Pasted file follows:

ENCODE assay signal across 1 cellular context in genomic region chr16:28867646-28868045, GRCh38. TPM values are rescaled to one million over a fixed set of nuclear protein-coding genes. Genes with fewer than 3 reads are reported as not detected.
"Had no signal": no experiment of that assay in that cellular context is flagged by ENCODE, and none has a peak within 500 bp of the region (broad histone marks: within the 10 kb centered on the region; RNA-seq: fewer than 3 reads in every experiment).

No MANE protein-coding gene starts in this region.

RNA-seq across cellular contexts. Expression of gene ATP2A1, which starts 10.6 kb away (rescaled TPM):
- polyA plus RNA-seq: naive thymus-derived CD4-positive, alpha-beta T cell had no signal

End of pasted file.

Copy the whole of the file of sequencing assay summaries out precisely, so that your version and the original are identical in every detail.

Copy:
ENCODE assay signal across 1 cellular context in genomic region chr16:28867646-28868045, GRCh38. TPM values are rescaled to one million over a fixed set of nuclear protein-coding genes. Genes with fewer than 3 reads are reported as not detected.
"Had no signal": no experiment of that assay in that cellular context is flagged by ENCODE, and none has a peak within 500 bp of the region (broad histone marks: within the 10 kb centered on the region; RNA-seq: fewer than 3 reads in every experiment).

No MANE protein-coding gene starts in this region.

RNA-seq across cellular contexts. Expression of gene ATP2A1, which starts 10.6 kb away (rescaled TPM):
- polyA plus RNA-seq: naive thymus-derived CD4-positive, alpha-beta T cell had no signal